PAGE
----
Chindogu must never favor one race or religion over another. Young and old, male and female, rich and poor, all should have a free and equal chance to enjoy each and every Chindogu.

    The principles are clear crystal. Kawakami, in his interviews [1] [3], declares that the “anarchic spirit” is essential to chindogu. When someone think and creates an object that has (almost) no utility at all, he or she is going against the mentality instilled by capitalism, where everything that goes to the market to be traded have use-value.
    Considering that capitalism has the capacity to attach value to everything by creating or imposing necessities, it is reasonable why Kawakami stipulated laws prohibiting the commodification and patenting of his inventions. That is why chindogu can be understood as art, or as a creative act that gives shape to the unthinkable in our pragmatic society; “an intellectual game to stimulate anarchic minds” [1].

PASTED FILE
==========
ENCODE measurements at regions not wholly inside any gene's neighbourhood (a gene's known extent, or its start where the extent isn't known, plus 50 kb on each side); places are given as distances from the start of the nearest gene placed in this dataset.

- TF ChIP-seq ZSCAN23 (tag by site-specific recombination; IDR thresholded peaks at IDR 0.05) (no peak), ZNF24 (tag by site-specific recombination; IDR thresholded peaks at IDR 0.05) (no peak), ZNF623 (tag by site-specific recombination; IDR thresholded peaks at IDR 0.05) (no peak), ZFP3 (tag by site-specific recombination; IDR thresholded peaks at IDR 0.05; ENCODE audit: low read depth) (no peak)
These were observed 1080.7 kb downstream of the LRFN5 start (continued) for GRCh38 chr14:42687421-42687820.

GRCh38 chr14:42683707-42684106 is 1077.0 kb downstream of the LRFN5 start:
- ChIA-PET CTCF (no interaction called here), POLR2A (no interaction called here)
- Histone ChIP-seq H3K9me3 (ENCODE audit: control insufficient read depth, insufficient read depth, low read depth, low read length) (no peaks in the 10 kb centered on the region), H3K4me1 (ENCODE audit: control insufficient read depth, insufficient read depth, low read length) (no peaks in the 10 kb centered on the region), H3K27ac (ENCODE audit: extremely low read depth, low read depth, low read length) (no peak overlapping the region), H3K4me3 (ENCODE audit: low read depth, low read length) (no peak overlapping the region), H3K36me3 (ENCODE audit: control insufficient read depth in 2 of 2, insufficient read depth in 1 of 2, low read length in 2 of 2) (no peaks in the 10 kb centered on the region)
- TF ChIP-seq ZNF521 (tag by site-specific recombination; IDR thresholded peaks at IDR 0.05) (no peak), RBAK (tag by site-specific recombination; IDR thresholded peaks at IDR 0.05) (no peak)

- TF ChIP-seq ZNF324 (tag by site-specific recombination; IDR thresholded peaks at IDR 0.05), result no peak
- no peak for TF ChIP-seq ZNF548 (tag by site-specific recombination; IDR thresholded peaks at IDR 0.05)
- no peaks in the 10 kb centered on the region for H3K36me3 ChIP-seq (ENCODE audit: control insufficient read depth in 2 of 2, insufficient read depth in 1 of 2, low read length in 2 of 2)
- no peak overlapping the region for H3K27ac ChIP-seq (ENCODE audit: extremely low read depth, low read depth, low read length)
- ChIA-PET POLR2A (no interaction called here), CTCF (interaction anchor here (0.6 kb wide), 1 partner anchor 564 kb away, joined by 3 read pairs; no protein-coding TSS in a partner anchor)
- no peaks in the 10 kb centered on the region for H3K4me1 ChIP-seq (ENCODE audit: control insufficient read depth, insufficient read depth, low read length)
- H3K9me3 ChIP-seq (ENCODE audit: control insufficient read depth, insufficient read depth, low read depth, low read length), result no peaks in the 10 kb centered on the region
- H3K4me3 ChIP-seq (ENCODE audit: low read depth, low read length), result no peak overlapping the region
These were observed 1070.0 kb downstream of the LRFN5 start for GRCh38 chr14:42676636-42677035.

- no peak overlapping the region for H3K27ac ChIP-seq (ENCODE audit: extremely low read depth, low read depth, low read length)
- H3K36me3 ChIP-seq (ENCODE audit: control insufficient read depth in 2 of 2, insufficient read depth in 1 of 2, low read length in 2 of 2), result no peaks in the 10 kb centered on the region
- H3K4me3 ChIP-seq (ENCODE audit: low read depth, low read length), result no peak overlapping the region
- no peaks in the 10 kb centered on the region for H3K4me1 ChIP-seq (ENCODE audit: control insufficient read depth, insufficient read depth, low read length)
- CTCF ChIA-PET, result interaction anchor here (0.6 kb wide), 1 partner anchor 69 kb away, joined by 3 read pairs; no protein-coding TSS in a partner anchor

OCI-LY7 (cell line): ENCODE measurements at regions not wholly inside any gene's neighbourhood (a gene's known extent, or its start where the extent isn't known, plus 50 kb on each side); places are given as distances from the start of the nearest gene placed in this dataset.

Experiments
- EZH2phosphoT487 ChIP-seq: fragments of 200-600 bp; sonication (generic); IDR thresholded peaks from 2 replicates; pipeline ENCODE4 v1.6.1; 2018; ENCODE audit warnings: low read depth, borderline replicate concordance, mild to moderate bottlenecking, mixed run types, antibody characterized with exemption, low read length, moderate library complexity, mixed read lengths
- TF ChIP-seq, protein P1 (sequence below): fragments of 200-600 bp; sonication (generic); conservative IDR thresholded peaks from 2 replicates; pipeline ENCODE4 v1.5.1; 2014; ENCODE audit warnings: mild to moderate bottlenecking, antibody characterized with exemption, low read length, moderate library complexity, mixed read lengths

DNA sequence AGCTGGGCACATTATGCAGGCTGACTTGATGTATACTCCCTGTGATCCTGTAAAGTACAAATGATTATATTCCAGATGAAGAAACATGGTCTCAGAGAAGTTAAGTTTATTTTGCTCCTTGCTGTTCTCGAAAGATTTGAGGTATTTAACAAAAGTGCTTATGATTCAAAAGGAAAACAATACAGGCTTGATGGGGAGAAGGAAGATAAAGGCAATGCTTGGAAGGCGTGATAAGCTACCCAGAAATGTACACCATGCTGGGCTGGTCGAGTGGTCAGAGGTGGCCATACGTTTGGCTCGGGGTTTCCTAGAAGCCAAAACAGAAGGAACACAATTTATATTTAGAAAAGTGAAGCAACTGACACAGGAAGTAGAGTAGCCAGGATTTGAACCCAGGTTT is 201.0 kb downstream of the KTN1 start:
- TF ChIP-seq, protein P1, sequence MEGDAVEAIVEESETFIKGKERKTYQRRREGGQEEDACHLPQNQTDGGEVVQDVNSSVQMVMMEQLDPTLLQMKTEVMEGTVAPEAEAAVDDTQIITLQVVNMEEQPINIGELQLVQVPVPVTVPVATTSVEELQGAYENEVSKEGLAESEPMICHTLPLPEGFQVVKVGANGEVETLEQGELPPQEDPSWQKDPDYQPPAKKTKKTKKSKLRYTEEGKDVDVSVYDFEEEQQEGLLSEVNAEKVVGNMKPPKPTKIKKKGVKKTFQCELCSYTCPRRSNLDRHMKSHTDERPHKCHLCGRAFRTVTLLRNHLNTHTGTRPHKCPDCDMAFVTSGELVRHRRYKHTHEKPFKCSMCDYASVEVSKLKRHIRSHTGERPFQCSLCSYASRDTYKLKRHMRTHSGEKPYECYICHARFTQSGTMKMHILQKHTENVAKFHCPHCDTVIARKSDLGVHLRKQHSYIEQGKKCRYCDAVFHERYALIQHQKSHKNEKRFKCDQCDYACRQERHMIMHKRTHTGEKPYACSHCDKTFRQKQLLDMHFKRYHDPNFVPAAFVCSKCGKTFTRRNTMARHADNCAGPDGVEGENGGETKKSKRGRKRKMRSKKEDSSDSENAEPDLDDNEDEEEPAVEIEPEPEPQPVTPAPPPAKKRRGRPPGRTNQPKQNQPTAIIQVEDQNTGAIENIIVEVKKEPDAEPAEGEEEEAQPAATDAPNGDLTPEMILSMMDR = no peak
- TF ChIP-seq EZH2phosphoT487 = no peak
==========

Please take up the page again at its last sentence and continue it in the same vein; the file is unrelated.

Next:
An unwritten rule is that Kawakami never works with digital devices. Instead, he prefers to rely on analog mechanisms [1]: “Inventions can be designed digitally or in analog. Chindogu are all designed analog. With digital design, it is like putting input into a black box and getting output, but without seeing the process in the middle. But with analog design, you can see the process, right? For example, in the children’s TV program Pythagora Switch you can see their Rube Goldberg Machines that take a marble through a very complex maze, and you can see everything. I think that kind of thing is very interesting.”

    Rather than resorting to “black box technology”, the inventor follows the route of the materials and their materiality in order to “enjoy the process” and feel the experience of handling such devices (see the example of the electronic dictionary and the conventional one here [3]).